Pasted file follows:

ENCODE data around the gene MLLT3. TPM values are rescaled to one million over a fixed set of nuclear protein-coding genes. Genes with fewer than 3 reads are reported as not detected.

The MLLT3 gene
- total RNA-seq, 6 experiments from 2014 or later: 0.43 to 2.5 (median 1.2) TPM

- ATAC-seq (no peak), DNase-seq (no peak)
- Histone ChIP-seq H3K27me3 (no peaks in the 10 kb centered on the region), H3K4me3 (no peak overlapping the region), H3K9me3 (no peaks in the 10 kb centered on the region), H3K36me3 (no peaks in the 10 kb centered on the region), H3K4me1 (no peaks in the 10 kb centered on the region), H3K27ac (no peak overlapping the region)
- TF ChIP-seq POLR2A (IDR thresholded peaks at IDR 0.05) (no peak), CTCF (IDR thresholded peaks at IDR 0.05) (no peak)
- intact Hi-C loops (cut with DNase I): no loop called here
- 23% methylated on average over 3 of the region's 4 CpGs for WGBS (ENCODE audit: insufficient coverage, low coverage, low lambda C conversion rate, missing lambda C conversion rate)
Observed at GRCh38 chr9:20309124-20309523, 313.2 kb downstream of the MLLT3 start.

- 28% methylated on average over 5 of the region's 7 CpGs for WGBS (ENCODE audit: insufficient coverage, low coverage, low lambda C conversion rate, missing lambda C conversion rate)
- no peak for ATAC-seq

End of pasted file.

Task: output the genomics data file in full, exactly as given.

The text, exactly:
ENCODE data around the gene MLLT3. TPM values are rescaled to one million over a fixed set of nuclear protein-coding genes. Genes with fewer than 3 reads are reported as not detected.

The MLLT3 gene
- total RNA-seq, 6 experiments from 2014 or later: 0.43 to 2.5 (median 1.2) TPM

- ATAC-seq (no peak), DNase-seq (no peak)
- Histone ChIP-seq H3K27me3 (no peaks in the 10 kb centered on the region), H3K4me3 (no peak overlapping the region), H3K9me3 (no peaks in the 10 kb centered on the region), H3K36me3 (no peaks in the 10 kb centered on the region), H3K4me1 (no peaks in the 10 kb centered on the region), H3K27ac (no peak overlapping the region)
- TF ChIP-seq POLR2A (IDR thresholded peaks at IDR 0.05) (no peak), CTCF (IDR thresholded peaks at IDR 0.05) (no peak)
- intact Hi-C loops (cut with DNase I): no loop called here
- 23% methylated on average over 3 of the region's 4 CpGs for WGBS (ENCODE audit: insufficient coverage, low coverage, low lambda C conversion rate, missing lambda C conversion rate)
Observed at GRCh38 chr9:20309124-20309523, 313.2 kb downstream of the MLLT3 start.

- 28% methylated on average over 5 of the region's 7 CpGs for WGBS (ENCODE audit: insufficient coverage, low coverage, low lambda C conversion rate, missing lambda C conversion rate)
- no peak for ATAC-seq